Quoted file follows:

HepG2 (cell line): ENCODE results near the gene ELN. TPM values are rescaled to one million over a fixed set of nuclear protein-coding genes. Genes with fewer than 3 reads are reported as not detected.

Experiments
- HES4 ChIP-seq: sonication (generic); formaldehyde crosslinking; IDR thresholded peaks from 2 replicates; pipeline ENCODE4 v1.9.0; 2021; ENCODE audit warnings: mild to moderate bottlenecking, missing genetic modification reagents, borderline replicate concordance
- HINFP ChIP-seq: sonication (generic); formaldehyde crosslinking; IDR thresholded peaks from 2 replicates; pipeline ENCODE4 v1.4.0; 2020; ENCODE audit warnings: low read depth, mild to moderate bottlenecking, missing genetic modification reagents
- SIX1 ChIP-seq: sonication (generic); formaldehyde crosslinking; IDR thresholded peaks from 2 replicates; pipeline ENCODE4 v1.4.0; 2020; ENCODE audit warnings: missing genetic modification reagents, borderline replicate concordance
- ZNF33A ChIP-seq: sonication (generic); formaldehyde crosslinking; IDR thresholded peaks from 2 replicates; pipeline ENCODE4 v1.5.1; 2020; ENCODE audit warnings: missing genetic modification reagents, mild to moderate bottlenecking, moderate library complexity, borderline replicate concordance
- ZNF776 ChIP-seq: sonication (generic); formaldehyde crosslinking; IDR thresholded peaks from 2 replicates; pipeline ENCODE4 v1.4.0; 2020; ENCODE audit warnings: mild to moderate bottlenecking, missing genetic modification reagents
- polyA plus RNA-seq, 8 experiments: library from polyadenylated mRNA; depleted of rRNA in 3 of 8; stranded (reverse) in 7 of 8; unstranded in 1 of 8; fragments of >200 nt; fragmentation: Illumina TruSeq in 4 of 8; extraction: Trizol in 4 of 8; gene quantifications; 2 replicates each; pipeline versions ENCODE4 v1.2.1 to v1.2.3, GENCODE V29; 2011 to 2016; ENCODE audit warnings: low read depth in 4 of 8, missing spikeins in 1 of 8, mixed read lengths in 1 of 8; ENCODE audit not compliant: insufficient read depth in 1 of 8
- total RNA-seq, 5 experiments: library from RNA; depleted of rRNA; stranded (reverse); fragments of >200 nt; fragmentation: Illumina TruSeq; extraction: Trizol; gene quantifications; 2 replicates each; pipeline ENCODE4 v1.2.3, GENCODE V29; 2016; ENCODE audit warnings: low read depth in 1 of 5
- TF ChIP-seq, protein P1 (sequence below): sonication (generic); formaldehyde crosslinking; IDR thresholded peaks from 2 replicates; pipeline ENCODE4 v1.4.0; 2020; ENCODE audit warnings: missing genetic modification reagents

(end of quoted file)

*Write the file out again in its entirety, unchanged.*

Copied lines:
HepG2 (cell line): ENCODE results near the gene ELN. TPM values are rescaled to one million over a fixed set of nuclear protein-coding genes. Genes with fewer than 3 reads are reported as not detected.

Experiments
- HES4 ChIP-seq: sonication (generic); formaldehyde crosslinking; IDR thresholded peaks from 2 replicates; pipeline ENCODE4 v1.9.0; 2021; ENCODE audit warnings: mild to moderate bottlenecking, missing genetic modification reagents, borderline replicate concordance
- HINFP ChIP-seq: sonication (generic); formaldehyde crosslinking; IDR thresholded peaks from 2 replicates; pipeline ENCODE4 v1.4.0; 2020; ENCODE audit warnings: low read depth, mild to moderate bottlenecking, missing genetic modification reagents
- SIX1 ChIP-seq: sonication (generic); formaldehyde crosslinking; IDR thresholded peaks from 2 replicates; pipeline ENCODE4 v1.4.0; 2020; ENCODE audit warnings: missing genetic modification reagents, borderline replicate concordance
- ZNF33A ChIP-seq: sonication (generic); formaldehyde crosslinking; IDR thresholded peaks from 2 replicates; pipeline ENCODE4 v1.5.1; 2020; ENCODE audit warnings: missing genetic modification reagents, mild to moderate bottlenecking, moderate library complexity, borderline replicate concordance
- ZNF776 ChIP-seq: sonication (generic); formaldehyde crosslinking; IDR thresholded peaks from 2 replicates; pipeline ENCODE4 v1.4.0; 2020; ENCODE audit warnings: mild to moderate bottlenecking, missing genetic modification reagents
- polyA plus RNA-seq, 8 experiments: library from polyadenylated mRNA; depleted of rRNA in 3 of 8; stranded (reverse) in 7 of 8; unstranded in 1 of 8; fragments of >200 nt; fragmentation: Illumina TruSeq in 4 of 8; extraction: Trizol in 4 of 8; gene quantifications; 2 replicates each; pipeline versions ENCODE4 v1.2.1 to v1.2.3, GENCODE V29; 2011 to 2016; ENCODE audit warnings: low read depth in 4 of 8, missing spikeins in 1 of 8, mixed read lengths in 1 of 8; ENCODE audit not compliant: insufficient read depth in 1 of 8
- total RNA-seq, 5 experiments: library from RNA; depleted of rRNA; stranded (reverse); fragments of >200 nt; fragmentation: Illumina TruSeq; extraction: Trizol; gene quantifications; 2 replicates each; pipeline ENCODE4 v1.2.3, GENCODE V29; 2016; ENCODE audit warnings: low read depth in 1 of 5
- TF ChIP-seq, protein P1 (sequence below): sonication (generic); formaldehyde crosslinking; IDR thresholded peaks from 2 replicates; pipeline ENCODE4 v1.4.0; 2020; ENCODE audit warnings: missing genetic modification reagents